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‘For my children, I replace milk with tea’: Taekwondo champ in Syria meets Strombo

Martial arts training helps combat hard times, a woman in Aleppo tells the Canadian broadcaster – and World Food Programme goodwill ambassador – George Stroumboulopoulos
Ghufran with her three children
Ghufran is raising her three sons by herself having lost her husband and two brothers to conflict. Photo: WFP/Hussam Al Saleh

Syria rarely makes the headlines these days, at least not for the 12 million people who are food-insecure after more than 11 years of conflict – that’s more than half the population. 

In September, I went there to see what life is like for people wrestling with unrelenting crises for all this time.

I wanted to help shine a light on the realities the Syrian people grapple with every day, and that’s how I met Ghufran.
Visiting Ghufran at her home in Aleppo city, in the Syrian north, was incredible. Her personality strikes you immediately.
Perhaps you could say she had an aura – though she’s extremely humble, there was this presence. My instincts were not wrong, it turns out she was a martial arts competitor – a taekwondo champ, no less. 

Ghufran grew up in a big, warm family. She had ten siblings: eight brothers and two sisters. At school, she excelled in athletics. By her final year, she was starting to dream big. “My closest brother, Loay, practised martial arts. It was through him that I first found my passion for taekwondo,” she says.

When Ghufran talks about taekwondo, she lights up! In her own words: “Taekwondo is not just an art. It teaches you manners, it teaches patience and it teaches you determination.” Eight years on, Ghufran had become a mother of two boys and her taekwondo record had grown by three national medals, one gold and two silvers – but as she was preparing to contest for the final level, the black belt, her life took a tragic turn.

In 2011, conflict broke out in Ghufran’s neighbourhood, claiming the lives of her husband and two of her brothers. She was three months pregnant with her youngest son, Hamza, when she left everything behind and fled Aleppo with her children. 

Ghufran left most of her belongings behind. However, one thing she made sure to take with her was the bag in which she kept all her taekwondo gear: her uniform, every medal she’d won and every piece of newspaper mentioning her achievements. Life pressures meant dropping out of university – she never finished her degree.

Ghufran's children play on the terrace of their homes
Abdulrahman and Hamza, Ghufran’s children, play on the terrace of their home. Photo: WFP/Lina Alqassab

By 2016, conflict had finally subsided in Aleppo and Ghufran returned with her three children, only to find their home flattened. 

Luckily, she did have access to an apartment that belonged to her parents, who’d also escaped. But that, too, was damaged amid all the fighting. “It was uninhabitable,” she says. “Its floors were covered with cement dust, its walls were damaged, it was looted and had no windows or doors.” 

Knowing that she was her children’s last glimmer of hope, Ghufran summoned her strength, rolled up her sleeves and started working. “Thanks to my taekwondo record, I had the strength needed to do the job. I mended the walls with my own hands,” she says with evident pride.

Ghufran sits at her home
Cooking for people provides one of Ghufran's income streams. Photo: WFP/Hussam Alsaleh

To make a living, Ghufran undertook cleaning, cooking and tutoring jobs, which together paid enough for her to get by with her children. But last year as economic downturn led to skyrocketing prices across the country, Ghufran’s income fell short of making ends meet. That was when she turned to the World Food Programme.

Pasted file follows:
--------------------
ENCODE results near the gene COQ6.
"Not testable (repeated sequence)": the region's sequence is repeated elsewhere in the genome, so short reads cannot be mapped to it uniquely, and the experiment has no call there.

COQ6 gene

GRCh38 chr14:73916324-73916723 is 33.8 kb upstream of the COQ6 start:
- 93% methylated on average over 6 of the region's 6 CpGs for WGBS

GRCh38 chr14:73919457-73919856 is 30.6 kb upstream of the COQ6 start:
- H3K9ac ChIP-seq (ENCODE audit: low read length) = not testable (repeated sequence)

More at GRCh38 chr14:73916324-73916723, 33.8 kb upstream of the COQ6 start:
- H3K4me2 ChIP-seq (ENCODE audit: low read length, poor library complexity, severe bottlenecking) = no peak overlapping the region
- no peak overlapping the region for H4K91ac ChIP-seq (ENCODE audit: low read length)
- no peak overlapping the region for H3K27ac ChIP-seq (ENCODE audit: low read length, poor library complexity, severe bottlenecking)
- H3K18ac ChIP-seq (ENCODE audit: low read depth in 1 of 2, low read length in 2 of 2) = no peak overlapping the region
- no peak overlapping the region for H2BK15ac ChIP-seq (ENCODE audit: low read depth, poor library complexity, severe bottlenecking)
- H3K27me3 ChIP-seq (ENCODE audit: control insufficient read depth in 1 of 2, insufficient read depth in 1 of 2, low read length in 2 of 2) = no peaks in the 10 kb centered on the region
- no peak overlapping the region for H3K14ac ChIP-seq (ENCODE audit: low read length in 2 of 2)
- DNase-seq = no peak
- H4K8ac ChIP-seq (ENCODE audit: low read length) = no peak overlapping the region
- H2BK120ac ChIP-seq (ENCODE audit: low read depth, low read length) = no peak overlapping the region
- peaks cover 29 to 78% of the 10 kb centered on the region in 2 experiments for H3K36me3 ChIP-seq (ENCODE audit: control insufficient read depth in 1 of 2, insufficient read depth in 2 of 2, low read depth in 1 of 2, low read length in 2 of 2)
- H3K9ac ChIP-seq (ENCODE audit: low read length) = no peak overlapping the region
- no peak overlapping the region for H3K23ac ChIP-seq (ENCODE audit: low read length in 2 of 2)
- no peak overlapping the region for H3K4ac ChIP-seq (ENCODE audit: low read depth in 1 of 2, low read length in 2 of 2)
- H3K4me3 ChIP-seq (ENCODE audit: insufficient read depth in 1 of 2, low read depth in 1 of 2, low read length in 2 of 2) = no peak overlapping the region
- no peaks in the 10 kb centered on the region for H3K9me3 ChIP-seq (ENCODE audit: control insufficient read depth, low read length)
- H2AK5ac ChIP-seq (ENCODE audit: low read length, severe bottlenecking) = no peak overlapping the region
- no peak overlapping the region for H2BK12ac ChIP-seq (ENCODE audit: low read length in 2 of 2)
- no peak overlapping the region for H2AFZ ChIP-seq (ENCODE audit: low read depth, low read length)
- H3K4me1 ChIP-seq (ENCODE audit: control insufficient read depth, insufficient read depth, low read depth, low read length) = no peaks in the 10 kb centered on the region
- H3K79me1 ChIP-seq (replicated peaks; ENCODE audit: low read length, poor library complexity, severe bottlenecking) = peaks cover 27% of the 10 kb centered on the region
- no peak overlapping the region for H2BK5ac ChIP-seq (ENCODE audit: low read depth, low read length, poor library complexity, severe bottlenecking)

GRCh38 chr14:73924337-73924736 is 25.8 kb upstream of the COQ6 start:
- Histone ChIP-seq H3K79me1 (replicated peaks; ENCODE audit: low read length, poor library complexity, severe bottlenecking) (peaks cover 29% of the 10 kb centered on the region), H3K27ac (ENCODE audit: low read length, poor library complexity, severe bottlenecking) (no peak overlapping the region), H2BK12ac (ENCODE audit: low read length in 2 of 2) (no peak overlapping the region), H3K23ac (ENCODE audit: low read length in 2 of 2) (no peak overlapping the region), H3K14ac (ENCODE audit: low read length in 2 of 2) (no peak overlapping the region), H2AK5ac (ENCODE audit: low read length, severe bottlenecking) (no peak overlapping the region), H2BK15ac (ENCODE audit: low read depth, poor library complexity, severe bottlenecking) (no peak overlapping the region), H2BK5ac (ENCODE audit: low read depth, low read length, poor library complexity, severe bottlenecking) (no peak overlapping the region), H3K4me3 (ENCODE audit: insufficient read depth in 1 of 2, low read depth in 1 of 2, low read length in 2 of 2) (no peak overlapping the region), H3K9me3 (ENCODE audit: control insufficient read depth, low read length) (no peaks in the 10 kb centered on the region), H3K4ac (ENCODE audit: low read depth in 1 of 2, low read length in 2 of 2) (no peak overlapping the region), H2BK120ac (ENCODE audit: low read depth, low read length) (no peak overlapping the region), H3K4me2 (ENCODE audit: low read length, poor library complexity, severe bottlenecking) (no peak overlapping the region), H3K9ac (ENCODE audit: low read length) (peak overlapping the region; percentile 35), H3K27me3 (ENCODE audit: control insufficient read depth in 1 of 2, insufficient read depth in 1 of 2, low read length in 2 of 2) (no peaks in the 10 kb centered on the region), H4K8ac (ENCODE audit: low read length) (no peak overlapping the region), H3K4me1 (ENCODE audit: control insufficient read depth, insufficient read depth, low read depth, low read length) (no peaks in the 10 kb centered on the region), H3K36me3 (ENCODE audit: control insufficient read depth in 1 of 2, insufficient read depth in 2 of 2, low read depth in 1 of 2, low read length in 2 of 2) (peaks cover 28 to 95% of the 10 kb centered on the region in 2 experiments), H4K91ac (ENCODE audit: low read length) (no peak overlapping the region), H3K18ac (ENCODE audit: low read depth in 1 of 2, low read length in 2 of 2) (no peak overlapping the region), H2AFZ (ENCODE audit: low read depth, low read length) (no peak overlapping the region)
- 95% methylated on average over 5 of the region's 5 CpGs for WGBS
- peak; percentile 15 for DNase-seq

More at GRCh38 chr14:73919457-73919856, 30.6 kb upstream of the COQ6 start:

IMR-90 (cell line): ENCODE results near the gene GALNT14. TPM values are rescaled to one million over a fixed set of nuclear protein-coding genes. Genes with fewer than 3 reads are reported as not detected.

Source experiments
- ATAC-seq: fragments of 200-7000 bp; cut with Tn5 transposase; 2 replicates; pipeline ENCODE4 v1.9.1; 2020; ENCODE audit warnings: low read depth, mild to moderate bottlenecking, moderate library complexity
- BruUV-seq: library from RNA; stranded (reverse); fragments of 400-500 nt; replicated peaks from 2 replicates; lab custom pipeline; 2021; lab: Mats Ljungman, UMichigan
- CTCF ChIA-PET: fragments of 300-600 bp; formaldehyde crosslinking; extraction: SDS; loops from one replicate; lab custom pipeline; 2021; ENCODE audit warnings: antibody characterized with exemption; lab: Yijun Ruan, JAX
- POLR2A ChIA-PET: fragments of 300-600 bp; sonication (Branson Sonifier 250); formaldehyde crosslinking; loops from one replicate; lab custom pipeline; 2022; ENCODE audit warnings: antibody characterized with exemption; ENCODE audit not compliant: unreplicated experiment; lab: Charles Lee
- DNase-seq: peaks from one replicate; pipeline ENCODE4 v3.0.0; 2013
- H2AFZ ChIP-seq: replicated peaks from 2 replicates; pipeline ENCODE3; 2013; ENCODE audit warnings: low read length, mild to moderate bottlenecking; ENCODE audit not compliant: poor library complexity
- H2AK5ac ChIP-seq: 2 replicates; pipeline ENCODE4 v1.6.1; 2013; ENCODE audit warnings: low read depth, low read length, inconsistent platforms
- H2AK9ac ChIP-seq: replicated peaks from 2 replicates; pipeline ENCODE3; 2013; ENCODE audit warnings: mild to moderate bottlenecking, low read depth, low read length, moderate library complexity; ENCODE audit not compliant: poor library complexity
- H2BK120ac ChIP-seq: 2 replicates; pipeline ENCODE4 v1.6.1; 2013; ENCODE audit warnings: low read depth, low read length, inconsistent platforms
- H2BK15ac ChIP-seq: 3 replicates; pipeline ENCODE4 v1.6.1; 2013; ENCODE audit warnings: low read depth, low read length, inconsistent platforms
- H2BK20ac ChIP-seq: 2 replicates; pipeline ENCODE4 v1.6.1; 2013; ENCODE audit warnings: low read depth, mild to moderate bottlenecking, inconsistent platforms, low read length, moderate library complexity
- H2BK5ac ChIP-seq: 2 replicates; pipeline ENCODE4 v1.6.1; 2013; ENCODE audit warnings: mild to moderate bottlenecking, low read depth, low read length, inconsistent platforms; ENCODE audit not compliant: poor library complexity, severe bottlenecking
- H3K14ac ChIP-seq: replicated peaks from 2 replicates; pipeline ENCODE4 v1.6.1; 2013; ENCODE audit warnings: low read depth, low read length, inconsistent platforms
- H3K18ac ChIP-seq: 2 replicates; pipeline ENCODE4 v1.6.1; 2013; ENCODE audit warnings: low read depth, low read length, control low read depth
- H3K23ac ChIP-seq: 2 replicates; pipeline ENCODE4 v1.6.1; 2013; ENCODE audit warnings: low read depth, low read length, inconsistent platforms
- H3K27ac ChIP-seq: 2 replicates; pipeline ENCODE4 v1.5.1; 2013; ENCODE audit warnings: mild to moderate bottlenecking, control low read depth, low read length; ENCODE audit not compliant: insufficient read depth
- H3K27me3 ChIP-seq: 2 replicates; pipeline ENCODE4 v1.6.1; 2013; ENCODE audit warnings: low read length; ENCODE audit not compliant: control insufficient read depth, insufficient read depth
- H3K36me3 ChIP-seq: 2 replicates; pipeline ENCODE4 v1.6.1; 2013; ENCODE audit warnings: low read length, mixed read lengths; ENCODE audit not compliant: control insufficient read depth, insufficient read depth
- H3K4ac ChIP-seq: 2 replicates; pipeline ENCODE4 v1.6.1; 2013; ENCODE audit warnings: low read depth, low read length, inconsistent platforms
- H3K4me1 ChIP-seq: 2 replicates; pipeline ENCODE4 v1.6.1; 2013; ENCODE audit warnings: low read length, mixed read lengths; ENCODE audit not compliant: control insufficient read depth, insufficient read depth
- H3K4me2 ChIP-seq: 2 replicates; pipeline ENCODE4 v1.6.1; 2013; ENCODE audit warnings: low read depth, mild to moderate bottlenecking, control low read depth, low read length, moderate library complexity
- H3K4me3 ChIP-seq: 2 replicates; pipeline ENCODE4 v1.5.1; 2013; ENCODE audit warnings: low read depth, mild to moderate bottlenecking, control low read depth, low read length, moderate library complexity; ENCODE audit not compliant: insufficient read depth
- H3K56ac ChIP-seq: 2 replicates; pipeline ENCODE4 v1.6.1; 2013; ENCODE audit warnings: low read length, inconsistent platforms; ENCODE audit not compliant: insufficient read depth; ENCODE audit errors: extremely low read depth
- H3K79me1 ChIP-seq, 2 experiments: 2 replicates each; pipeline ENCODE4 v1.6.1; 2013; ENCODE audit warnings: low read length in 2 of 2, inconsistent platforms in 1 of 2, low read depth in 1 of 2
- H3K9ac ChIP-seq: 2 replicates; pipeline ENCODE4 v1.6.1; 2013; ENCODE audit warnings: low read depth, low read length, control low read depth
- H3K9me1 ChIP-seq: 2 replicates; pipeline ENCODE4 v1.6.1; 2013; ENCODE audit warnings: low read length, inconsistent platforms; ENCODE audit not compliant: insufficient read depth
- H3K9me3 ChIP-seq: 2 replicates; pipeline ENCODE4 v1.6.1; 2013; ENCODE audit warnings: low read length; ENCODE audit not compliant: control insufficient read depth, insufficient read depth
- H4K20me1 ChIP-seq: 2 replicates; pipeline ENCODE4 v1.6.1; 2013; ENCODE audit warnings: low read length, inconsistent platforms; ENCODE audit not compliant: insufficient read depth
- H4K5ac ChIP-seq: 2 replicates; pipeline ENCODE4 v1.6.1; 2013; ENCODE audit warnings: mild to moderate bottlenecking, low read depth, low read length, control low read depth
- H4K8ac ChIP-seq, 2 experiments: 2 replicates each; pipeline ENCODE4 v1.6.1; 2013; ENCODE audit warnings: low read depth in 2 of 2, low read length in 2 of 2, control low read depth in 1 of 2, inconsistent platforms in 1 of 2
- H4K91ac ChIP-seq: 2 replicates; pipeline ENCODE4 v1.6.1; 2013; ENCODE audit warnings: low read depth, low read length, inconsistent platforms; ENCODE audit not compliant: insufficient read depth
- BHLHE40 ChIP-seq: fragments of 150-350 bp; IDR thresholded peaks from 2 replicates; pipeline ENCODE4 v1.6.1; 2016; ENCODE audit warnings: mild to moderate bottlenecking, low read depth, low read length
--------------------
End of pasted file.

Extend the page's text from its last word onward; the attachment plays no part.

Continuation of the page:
“At first, I would receive a food basket each month and it would bring so much joy to my children,” she says. “But then I was given the option to receive a combination of food and cash assistance and that was even better as it allowed me to better diversify food in their diet.”

Canada is a key donor for WFP in Syria. This money translates into monthly food assistance for families like Ghufran’s. Canadian funds also provide snacks at schools in the most disadvantaged communities where a simple date bar or a fresh sandwich can be the only breakfast a child will have for the day. In Aleppo city alone, WFP feeds over 30,000 children a day.

To put it into perspective, if you are a breadwinner on an average income for a family of five in Syria, you can cover just about a third of their monthly need of food with that money. 

A WFP assessment in Duma, Eastern Ghouta in Rural Damascus in 2017. Photo: Hussam Al Saleh

Amid rising prices, Ghufran had to learn some cooking hacks. “I have to ration food for my children because if they eat freely, the food won’t be enough.” 

When she cooks eggs, she mixes them with fried pieces of bread to stretch the meal. She also tries to make cheese go farther by mashing it into scoops to prepare sandwiches for the kids.

“I replace milk with tea for them. I know it’s much less nutritious but I can’t afford milk and they need a beverage to help them swallow their food. I feel bitter for them,” says Ghufran, with sadness in her voice.

Today, Ghufran continues to support her three children together with two of her nephews who lost their parents to the conflict. “I’m grateful that my kids have turned out fine,” she says with a peaceful voice. “I’ll keep supporting them until they reach the highest degrees with their education. This is my life calling now.”  

Meeting Ghufran and her children was a highlight of my visit to Syria. Her strength and resilience in the face of so much tragedy is inspiring. And she is just one story of the heartbreak happening in Syria. The World Food Programme’s work there and all over the globe is essential.

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